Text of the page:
• Industry, government, and academia
• Research labs
• Software developer
• Employee and Contractor
• Founded own business
• 1st and 2nd level manager
• CEO
• Have screened thousands of resumes and interviewed over a
  hundred people
        Long-Term Preparation
• What material do you need to learn in class or on
  your own?
• Know what kind of job you want
• Informational interviews
• Create a resume that looks like the job you want
  – Don’t just list all your skills
  – Tailor the resume for your dream job or a waypoint
      Medium-Term Preparation
• Interview skills to develop
• Material to review
• Programming Interviews Exposed by John Mongan
  and Noah Suojanen
  – Programming problems
  – Puzzles
  – Knowledge-based questions, non-technical questions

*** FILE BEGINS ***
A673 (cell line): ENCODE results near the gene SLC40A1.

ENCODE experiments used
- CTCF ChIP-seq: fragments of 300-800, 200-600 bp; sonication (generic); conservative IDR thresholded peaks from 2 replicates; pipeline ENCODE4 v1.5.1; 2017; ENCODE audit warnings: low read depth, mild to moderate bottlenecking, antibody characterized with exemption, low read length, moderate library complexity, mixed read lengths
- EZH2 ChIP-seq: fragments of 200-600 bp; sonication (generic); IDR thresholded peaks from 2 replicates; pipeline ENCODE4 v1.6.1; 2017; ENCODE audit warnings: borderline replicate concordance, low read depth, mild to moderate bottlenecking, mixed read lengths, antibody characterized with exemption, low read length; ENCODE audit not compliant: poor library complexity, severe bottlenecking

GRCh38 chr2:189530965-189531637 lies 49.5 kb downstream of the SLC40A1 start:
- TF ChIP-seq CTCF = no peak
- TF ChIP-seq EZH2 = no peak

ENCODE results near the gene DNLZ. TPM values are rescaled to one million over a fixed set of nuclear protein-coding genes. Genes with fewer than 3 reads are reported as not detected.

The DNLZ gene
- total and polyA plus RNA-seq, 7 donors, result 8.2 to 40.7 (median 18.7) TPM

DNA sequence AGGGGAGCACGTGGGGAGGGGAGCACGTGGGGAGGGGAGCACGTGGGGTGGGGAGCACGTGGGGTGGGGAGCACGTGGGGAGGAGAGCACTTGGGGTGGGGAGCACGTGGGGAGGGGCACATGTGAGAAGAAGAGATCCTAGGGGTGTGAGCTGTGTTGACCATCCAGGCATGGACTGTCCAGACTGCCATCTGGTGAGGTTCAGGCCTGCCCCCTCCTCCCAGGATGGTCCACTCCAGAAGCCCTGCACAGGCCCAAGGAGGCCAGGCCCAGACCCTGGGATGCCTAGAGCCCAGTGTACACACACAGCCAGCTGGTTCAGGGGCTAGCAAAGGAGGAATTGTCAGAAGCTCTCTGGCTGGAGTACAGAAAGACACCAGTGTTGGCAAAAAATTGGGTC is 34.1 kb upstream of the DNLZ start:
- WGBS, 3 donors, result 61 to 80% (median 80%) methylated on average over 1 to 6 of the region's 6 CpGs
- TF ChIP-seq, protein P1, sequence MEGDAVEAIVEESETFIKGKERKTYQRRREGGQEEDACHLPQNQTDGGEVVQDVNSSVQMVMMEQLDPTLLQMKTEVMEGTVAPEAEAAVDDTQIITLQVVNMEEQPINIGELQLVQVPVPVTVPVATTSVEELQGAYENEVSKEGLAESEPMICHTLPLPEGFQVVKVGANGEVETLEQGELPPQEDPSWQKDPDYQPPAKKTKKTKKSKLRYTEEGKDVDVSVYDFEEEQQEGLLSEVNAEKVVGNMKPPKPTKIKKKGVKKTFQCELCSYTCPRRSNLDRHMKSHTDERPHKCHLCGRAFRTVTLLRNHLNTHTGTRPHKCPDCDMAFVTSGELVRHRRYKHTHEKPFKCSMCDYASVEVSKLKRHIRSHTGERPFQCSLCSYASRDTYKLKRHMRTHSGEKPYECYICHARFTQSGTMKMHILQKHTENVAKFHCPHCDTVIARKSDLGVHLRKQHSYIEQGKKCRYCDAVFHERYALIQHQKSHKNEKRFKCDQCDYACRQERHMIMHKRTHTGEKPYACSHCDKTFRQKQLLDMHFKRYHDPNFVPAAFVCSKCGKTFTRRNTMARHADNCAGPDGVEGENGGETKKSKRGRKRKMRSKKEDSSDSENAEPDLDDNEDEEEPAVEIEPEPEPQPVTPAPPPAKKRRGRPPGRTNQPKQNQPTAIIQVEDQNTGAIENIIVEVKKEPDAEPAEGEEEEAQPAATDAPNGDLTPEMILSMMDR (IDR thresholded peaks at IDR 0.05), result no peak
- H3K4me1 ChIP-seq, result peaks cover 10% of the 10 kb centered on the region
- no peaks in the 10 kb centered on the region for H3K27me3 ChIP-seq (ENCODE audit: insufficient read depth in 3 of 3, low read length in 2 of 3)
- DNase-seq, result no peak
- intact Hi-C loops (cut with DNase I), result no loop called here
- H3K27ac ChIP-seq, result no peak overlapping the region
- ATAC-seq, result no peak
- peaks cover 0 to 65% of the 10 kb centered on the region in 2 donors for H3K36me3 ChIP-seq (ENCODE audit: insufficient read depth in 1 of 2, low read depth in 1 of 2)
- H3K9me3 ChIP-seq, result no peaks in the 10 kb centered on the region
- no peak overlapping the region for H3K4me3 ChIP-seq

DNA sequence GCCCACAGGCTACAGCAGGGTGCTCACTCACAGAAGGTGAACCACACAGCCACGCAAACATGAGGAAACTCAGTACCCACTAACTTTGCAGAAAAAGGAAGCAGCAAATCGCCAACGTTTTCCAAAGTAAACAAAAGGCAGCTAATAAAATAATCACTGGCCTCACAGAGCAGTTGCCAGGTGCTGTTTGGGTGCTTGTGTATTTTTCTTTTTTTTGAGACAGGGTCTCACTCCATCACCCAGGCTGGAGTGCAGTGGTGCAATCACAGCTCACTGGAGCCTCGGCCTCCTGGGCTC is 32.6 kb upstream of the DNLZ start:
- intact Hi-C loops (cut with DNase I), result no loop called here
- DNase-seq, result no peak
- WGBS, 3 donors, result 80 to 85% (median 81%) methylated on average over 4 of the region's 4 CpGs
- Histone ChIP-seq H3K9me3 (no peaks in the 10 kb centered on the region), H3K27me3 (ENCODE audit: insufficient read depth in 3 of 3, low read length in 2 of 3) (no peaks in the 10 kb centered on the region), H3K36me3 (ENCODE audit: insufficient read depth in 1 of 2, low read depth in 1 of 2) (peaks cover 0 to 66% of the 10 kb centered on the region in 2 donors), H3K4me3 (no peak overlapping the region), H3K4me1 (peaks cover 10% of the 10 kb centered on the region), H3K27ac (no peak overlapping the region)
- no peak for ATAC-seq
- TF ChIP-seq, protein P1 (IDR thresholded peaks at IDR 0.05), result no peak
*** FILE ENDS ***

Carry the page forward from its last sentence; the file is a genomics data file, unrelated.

• Story: Data Structures TA
         Short-Term Preparation
How to prepare for interview with a particular
  company?
• Company website
• Ask your friends about the company
• Review your resume & bring copies with you
• Arrive early
 Understanding the company's perspective:
  Taylor Van Vleet, YouTube
 How to prepare for a technical interview:

  Cecilia Aragon, Lawrence Berkeley Labs & UW
 How to approach questions:

  Ellen Spertus, Google & Mills College
• Non-technical considerations:
  Tamara Gurin, County of Alameda, CA
• Mock interview:
  Erin Chapple, Microsoft, and Ellen Spertus
• Q&A
          Interviews are Artificial
•   Time pressure
•   Nerve-wracking
•   No computer or reference material
•   They test interview skills
         Categories of Questions
•   Background
•   Programming
•   Puzzles
•   Algorithms
•   System design
•   Product and industry ideas
                Background
Be prepared to discuss:
• Past projects (including lines of code)
• Debugging